BlackBerry's troubles aren't limited to North America and Europe. Those in the developing world, which once embraced the fruit-themed devices, are also shifting away from the once-proud phone maker.
According to its latest 6-K filing with the U.S. Securities and Exchange Commission, BlackBerry described how the "intense competition" from the wider smartphone circle is impacting the company's finances, and that much of the decline it saw in the U.S. market is "now being experienced globally."
Developing markets, typically those in the Middle East, India, and Indonesia, where BlackBerry has typically seen strong success, are rejecting BlackBerry devices in favor of lower-cost Android-based devices. But also, the lack of available apps for the company's next-generation platform is also cited as a major reason why the firm has slid in the Western markets.
It explains in full:
The increase in competition encountered by the Company in international markets is due to the recent entry into those markets of global competitors offering high end devices that compete with the Company’s BlackBerry 10 devices, as well as other competitors targeting those markets with lower end Android-based devices that compete with the Company’s lower cost devices. The decline can also be attributed to consumer preferences for devices with access to the broadest number of applications, such as those available in the iOS and Android environments.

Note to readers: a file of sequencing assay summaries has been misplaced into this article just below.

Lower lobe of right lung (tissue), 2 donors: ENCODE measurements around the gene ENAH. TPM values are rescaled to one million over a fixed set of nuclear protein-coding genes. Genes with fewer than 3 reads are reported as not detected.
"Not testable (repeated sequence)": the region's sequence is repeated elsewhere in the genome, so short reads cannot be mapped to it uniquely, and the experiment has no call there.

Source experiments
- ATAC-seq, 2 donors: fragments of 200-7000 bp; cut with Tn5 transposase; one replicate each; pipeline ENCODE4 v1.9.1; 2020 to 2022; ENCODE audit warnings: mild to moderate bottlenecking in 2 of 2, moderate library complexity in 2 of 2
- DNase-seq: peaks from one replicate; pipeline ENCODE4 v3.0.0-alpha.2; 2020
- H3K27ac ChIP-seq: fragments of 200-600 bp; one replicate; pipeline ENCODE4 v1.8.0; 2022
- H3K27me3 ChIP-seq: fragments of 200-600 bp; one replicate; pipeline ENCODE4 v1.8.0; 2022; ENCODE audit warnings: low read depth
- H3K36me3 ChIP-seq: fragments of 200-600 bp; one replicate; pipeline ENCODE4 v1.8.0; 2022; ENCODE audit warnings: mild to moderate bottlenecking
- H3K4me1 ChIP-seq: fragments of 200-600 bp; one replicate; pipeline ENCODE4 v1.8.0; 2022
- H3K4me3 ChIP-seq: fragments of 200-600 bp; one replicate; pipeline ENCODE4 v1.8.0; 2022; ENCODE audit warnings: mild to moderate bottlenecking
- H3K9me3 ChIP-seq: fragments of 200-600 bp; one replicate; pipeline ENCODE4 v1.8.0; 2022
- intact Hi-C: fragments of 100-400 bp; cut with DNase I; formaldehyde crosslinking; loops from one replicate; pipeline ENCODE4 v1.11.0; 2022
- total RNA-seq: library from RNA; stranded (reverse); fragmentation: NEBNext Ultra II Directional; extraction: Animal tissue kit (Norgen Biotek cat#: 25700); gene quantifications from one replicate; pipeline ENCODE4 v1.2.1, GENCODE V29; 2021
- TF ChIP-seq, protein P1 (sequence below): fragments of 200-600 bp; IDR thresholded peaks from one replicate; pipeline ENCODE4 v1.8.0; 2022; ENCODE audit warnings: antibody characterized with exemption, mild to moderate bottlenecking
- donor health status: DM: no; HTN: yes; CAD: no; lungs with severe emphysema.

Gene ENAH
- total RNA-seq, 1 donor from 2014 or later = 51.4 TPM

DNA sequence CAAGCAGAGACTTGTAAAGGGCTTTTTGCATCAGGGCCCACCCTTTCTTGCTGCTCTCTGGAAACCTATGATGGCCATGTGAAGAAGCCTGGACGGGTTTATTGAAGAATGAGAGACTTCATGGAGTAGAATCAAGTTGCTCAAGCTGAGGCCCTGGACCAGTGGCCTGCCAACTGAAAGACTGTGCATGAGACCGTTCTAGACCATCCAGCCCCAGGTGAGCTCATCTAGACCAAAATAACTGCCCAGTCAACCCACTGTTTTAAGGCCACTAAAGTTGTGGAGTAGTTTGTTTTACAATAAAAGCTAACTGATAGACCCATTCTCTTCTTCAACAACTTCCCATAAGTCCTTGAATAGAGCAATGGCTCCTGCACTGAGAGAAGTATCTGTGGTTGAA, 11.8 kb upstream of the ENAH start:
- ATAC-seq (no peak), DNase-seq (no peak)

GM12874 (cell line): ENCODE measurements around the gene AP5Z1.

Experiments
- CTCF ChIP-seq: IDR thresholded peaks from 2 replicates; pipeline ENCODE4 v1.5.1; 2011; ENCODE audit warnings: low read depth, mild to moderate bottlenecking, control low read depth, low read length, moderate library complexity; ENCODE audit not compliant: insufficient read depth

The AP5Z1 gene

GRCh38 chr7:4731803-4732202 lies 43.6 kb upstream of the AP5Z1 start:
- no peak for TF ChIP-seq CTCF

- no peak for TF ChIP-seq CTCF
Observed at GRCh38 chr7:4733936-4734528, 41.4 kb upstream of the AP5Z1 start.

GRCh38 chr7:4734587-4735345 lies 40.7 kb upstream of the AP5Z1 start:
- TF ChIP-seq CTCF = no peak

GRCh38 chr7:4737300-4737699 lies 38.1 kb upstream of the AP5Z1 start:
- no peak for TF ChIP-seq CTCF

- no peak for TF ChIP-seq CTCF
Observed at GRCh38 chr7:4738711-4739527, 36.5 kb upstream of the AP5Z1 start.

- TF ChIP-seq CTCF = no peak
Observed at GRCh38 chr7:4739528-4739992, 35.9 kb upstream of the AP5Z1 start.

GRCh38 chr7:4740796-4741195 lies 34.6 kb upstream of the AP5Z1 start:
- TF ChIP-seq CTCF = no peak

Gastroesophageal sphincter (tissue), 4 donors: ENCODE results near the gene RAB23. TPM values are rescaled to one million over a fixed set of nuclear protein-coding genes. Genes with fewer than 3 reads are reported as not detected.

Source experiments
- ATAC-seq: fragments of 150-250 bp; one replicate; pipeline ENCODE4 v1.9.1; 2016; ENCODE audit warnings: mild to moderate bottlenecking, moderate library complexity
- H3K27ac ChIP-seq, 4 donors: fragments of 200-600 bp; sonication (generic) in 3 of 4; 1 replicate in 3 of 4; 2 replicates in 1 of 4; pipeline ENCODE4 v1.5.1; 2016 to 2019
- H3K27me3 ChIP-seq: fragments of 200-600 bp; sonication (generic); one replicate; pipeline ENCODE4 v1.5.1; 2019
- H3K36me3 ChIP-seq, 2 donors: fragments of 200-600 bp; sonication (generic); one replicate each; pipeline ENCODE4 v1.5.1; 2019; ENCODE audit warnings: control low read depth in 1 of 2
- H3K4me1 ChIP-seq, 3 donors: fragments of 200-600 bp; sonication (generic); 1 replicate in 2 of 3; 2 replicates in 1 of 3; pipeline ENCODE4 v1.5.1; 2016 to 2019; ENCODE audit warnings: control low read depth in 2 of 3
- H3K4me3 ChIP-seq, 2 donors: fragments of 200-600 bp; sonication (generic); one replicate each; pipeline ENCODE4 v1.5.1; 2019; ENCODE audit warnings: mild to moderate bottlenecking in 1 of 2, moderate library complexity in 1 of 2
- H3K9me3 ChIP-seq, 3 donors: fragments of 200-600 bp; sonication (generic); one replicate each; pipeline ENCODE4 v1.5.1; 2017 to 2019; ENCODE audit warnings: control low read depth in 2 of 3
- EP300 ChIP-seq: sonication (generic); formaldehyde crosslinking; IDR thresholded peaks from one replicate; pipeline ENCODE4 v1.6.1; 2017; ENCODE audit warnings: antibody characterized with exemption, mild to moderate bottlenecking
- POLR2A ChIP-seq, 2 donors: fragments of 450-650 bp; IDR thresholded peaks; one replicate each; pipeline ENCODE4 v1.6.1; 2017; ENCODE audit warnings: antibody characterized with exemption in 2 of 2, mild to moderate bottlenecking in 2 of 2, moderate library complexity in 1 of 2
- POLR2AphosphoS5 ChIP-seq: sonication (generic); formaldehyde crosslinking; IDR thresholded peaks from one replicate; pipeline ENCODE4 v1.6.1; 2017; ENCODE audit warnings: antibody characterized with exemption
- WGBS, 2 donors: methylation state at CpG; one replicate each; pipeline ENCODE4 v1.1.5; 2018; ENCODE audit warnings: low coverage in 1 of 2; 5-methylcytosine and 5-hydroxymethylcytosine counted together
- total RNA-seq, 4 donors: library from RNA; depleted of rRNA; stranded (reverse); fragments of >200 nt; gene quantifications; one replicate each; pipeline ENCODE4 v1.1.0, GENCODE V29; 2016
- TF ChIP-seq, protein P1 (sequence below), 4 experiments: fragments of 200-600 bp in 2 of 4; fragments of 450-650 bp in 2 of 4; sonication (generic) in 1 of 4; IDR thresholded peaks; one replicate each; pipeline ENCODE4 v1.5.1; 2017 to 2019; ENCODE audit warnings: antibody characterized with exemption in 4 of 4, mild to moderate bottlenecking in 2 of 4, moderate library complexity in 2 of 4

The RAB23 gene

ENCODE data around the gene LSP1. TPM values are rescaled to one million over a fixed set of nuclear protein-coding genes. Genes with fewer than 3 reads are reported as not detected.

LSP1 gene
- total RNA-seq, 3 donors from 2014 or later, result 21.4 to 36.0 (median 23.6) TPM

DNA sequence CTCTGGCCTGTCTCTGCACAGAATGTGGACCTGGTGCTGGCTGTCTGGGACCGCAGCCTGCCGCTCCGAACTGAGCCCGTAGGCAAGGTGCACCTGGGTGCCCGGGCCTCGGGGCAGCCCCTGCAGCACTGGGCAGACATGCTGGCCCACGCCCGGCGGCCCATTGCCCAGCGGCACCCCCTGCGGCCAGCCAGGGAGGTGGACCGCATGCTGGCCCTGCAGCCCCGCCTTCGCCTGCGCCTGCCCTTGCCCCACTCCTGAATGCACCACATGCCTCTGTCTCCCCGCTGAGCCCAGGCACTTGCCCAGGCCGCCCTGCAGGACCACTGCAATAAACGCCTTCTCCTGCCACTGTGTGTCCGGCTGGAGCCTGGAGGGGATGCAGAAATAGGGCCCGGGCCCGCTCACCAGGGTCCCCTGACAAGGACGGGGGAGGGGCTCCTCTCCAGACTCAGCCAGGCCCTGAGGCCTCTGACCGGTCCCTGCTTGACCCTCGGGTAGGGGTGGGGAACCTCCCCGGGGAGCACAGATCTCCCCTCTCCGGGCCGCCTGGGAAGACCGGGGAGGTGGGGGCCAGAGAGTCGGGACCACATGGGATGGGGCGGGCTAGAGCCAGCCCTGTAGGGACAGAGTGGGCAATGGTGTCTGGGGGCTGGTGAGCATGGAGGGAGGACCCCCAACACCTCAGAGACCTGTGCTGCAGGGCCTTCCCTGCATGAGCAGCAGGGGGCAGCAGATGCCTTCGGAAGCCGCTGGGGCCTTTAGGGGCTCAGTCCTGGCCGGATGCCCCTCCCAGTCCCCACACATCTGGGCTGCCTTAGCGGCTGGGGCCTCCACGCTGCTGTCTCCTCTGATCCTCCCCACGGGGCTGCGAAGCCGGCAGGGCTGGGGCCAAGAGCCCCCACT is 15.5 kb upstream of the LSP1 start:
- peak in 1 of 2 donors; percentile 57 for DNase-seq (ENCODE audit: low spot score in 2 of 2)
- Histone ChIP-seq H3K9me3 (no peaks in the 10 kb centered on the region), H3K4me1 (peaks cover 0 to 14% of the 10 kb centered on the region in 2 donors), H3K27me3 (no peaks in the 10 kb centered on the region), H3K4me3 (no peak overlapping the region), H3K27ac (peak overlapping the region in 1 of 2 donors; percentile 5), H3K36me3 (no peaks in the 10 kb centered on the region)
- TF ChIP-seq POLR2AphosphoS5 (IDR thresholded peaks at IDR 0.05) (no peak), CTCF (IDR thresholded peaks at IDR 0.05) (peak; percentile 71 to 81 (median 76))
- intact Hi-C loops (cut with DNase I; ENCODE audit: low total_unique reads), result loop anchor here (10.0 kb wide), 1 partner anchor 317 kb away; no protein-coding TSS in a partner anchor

The company said at the end of its fiscal second quarter earnings in September, there were over 130,000 apps available for BlackBerry 10 smartphones, with far more — over 230,000 apps — available through its BlackBerry World, designed for older BlackBerry 7 devices.
According to The New York Times, publication of the filing was delayed due to the cancellation of BlackBerry's fiscal second quarter earnings call on Friday.
Typically companies offer a follow-up call for analysts and shareholders, but this was scrapped due to an earlier release, warning investors that the upcoming quarterly earnings were expected to be worse than first thought.
BlackBerry reported a $965 million loss following a massive inventory charge as a result of the poor sales of its Z10 smartphone. The smartphone maker only a week earlier announced it would cut 40 percent of its staff base as it continues to eat away at its vast cash reserves. During the quarter, BlackBerry dipped form $3.1 billion in cash to $2.6 billion.